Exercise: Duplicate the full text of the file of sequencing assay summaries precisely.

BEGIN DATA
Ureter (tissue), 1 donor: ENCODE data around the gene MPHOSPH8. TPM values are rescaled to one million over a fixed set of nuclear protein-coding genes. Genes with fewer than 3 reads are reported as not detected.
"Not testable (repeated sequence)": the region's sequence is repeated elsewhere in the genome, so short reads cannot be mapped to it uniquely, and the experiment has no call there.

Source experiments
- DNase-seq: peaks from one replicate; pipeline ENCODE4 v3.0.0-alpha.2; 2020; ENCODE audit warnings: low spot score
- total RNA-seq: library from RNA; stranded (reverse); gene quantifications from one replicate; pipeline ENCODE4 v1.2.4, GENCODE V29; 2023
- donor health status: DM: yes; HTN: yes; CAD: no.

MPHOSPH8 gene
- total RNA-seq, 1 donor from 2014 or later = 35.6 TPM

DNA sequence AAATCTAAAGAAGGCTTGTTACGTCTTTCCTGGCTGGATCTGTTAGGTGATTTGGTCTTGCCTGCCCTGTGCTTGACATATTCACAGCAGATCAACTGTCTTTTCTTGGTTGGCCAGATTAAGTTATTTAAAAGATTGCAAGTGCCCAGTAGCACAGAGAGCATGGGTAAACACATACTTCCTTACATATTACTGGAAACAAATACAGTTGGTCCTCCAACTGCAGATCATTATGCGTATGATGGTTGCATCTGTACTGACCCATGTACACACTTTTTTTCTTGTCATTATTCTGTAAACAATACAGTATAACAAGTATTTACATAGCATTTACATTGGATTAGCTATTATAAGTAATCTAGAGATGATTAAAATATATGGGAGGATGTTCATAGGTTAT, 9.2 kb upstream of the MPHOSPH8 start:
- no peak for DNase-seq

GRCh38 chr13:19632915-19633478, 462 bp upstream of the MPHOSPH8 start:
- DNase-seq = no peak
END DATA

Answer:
Ureter (tissue), 1 donor: ENCODE data around the gene MPHOSPH8. TPM values are rescaled to one million over a fixed set of nuclear protein-coding genes. Genes with fewer than 3 reads are reported as not detected.
"Not testable (repeated sequence)": the region's sequence is repeated elsewhere in the genome, so short reads cannot be mapped to it uniquely, and the experiment has no call there.

Source experiments
- DNase-seq: peaks from one replicate; pipeline ENCODE4 v3.0.0-alpha.2; 2020; ENCODE audit warnings: low spot score
- total RNA-seq: library from RNA; stranded (reverse); gene quantifications from one replicate; pipeline ENCODE4 v1.2.4, GENCODE V29; 2023
- donor health status: DM: yes; HTN: yes; CAD: no.

MPHOSPH8 gene
- total RNA-seq, 1 donor from 2014 or later = 35.6 TPM

DNA sequence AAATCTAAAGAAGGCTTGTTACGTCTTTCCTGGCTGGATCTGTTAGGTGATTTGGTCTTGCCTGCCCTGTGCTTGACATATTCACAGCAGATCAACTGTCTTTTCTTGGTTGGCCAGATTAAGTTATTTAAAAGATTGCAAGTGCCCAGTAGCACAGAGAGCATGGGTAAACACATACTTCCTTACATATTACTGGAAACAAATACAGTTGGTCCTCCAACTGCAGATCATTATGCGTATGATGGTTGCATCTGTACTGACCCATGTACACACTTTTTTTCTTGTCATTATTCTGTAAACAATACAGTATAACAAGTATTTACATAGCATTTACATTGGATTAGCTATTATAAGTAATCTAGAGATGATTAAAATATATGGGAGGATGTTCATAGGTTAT, 9.2 kb upstream of the MPHOSPH8 start:
- no peak for DNase-seq

GRCh38 chr13:19632915-19633478, 462 bp upstream of the MPHOSPH8 start:
- DNase-seq = no peak